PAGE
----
Courses focus on a time period or a geographic area (e.g. Mesolithic and Neolithic Europe, the prehistoric Mediterranean, ancient Egypt) or on a particular theme or approach (e.g. archaeology of human remains, archaeological illustration, conflict archaeology, ritual and monumentality, scientific methods in bio-archaeology).

The programme ends with your undergraduate dissertation, written during Year 4 on a topic of your choice, jointly agreed on and under the supervision of one of our staff members.

Field work

Field training is a key part of archaeological learning at Edinburgh. During the summer of Year 1 you will normally participate, for a minimum of three weeks, in an archaeological fieldwork project in the UK or abroad.

These projects are led by professional archaeologists and provide training in the basic skills of applied archaeology. Depending on the project, these may include learning how to survey and excavate a site and how to record and process archaeological finds.

Are there additional costs?

In Year 1 you are expected to participate in an archaeological fieldwork project. Normally the minimum requirement is three weeks of field experience. Archaeological projects often charge a participation fee.

We are able to make a contribution towards your mandatory fieldwork in Year 1, and also to fieldwork and practical work in later years if it contributes to your programme, but the overall cost to you will depend on the type of work chosen and where it takes place (many of our projects are conducted abroad).

In later years, you may opt to undertake additional practical archaeological work in the vacations following Year 2 and 3. If you study abroad in Year 3, your costs will vary by country.

Our facilities

The School of History, Classics & Archaeology, located within the University's Central Area, has excellent teaching and study facilities. Some of your classes will also take place at the National Museum of Scotland.

We have five archaeological research and teaching laboratories, including post-excavation processing and wet chemistry labs as well as a large teaching laboratory for the study of skeletal remains.

You can use the School's dedicated study spaces, which have computers and general reference collections. You will also have access to the University's libraries.

Study abroad

There are plenty of opportunities to study abroad in Year 3 by applying for the School’s Erasmus exchange agreements with prestigious universities across Europe, or for one of the University’s many international exchanges beyond Europe. These cover practically every continent on the globe, from North and South America to Australasia and all of Asia.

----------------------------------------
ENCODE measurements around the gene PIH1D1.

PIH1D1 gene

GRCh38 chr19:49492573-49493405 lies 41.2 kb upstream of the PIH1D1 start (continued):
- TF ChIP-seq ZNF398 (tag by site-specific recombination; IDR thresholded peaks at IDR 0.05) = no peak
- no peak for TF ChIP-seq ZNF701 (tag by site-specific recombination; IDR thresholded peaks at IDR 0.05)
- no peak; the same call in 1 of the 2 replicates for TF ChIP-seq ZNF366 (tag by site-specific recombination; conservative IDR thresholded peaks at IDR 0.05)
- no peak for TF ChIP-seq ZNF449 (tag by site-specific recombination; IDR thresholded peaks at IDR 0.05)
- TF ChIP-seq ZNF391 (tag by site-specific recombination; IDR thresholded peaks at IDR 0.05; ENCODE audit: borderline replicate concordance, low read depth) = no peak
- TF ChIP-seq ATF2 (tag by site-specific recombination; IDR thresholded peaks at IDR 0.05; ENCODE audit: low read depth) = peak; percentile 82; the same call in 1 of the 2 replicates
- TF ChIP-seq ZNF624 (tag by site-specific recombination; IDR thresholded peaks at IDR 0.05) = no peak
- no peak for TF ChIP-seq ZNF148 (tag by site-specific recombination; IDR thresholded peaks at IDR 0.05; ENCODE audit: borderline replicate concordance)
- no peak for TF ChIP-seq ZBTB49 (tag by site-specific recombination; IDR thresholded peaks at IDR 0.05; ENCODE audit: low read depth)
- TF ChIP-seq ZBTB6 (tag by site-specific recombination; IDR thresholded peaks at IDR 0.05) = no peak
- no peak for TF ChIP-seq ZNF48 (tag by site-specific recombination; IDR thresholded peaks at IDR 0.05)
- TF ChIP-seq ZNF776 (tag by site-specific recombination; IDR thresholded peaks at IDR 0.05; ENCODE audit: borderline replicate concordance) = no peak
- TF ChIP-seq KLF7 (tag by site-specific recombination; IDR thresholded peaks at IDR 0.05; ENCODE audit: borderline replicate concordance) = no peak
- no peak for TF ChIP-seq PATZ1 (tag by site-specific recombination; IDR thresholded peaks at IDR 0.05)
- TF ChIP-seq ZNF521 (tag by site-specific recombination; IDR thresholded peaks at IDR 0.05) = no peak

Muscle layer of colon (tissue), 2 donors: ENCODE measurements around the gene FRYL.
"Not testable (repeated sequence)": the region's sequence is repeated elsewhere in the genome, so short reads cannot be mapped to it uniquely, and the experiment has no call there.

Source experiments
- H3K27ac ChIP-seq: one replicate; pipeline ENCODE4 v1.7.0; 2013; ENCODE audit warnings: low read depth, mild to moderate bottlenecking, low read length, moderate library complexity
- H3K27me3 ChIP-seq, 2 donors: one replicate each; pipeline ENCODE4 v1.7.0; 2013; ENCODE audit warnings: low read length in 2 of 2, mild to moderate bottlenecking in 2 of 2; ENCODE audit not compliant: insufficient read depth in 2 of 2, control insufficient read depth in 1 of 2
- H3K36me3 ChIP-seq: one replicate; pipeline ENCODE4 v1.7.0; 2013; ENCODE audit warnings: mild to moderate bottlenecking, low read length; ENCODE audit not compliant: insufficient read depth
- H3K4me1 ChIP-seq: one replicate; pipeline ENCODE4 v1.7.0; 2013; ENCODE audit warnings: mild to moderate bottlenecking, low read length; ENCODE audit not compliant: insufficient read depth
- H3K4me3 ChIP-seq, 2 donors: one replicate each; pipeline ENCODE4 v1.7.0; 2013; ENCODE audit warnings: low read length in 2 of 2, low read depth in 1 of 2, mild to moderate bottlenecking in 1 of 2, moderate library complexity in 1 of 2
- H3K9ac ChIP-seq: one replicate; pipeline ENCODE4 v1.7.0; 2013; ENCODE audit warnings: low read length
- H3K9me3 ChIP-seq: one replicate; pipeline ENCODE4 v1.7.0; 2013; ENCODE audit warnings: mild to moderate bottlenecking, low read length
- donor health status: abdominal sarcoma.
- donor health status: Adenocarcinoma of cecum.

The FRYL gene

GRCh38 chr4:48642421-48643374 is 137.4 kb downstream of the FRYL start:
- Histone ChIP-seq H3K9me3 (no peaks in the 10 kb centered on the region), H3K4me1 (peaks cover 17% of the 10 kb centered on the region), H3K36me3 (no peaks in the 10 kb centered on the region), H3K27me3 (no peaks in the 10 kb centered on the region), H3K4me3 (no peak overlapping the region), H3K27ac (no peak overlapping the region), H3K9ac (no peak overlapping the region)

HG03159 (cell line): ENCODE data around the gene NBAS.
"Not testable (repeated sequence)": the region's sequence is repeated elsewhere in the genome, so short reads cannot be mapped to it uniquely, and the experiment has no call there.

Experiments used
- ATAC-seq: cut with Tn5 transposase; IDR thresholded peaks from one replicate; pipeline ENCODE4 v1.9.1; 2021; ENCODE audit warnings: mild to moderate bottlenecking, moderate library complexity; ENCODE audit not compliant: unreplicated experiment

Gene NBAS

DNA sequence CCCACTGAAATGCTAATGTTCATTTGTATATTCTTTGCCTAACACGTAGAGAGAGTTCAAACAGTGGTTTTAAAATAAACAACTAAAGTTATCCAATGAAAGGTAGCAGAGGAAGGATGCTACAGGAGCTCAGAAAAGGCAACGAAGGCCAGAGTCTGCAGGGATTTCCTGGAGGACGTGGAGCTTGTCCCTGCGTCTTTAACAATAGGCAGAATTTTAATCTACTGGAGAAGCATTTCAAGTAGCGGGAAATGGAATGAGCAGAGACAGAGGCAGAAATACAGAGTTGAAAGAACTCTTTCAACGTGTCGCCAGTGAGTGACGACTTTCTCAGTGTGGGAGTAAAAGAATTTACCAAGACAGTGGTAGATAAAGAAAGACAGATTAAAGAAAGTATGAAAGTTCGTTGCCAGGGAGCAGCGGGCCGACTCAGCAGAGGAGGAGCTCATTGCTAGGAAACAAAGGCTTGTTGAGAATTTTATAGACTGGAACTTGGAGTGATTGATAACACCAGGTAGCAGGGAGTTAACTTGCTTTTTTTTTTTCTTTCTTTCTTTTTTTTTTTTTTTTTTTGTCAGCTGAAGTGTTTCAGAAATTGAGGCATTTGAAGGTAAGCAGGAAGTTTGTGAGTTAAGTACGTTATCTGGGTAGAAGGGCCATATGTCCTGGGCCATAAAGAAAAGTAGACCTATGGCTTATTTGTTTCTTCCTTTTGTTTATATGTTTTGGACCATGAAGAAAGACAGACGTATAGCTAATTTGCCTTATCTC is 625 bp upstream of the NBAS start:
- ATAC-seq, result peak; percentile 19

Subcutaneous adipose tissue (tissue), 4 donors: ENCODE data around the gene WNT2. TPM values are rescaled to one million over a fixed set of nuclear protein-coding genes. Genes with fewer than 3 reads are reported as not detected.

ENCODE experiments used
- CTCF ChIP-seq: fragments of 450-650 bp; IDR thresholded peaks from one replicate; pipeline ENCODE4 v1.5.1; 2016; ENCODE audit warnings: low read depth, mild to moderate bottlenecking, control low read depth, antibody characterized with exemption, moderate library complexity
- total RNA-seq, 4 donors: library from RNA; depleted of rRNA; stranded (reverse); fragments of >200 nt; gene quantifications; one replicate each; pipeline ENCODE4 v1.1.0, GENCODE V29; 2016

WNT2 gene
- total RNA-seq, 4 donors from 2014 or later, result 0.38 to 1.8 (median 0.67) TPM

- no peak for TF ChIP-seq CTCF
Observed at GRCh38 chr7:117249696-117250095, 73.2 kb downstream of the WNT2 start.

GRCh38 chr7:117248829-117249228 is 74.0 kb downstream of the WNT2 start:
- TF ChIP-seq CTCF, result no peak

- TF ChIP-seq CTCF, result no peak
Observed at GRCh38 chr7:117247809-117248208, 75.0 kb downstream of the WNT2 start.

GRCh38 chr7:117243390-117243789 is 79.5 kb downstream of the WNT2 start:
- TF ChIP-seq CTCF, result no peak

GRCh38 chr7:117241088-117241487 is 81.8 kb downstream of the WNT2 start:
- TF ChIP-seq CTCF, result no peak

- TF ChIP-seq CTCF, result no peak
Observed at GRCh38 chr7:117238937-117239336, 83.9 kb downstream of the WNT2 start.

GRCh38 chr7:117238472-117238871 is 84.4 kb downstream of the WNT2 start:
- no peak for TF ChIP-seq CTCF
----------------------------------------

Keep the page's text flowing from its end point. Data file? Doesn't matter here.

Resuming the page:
These are unique opportunities to immerse yourself in different university systems and cultures. There will normally be opportunities to complete archaeological fieldwork or other practical assignments in locations outside the UK.

How will I learn?

You will be taught by experienced staff with international expertise, through a combination of lectures, seminars, and tutorials, as well as field trips and lab-based practicals or workshops examining a wide range of archaeological materials, including artefacts and animal and human remains.

In the summer vacation at the end of Year 1 you will normally complete three weeks of fieldwork either inside or outside of the UK. Fieldwork or other practical work in later years is optional, but it can contribute towards your final degree and can also contribute to your dissertation research.

How will I be assessed?

You will be assessed primarily through coursework and exams. Some classes also include assessed oral presentations, practicals and/or group work.

With an archaeology qualification from the University of Edinburgh, you will gain practical, social, intellectual and theoretical skills. You will become familiar with a range of disciplines, enabling you to demonstrate intellectual flexibility and the ability to quickly adapt to new situations.

You’ll learn to think logically through developing sound research and analytical skills and you’ll be able to compile and critically evaluate evidence in order to formulate and present an argument coherently.

Through fieldwork, you’ll develop a range of practical archaeological skills that will enable you to appreciate more fully our human environment and its role in the contemporary world.

Many archaeology graduates find employment as professional archaeologists working for government agencies, universities, museums and heritage organisations or applied archaeological companies/consultancies in the UK or elsewhere.

Our graduates are also well-rounded people with a range of transferable skills that will give you the opportunity to pursue a broad range of careers, for example, in business, management, teaching, journalism, the police and the civil service.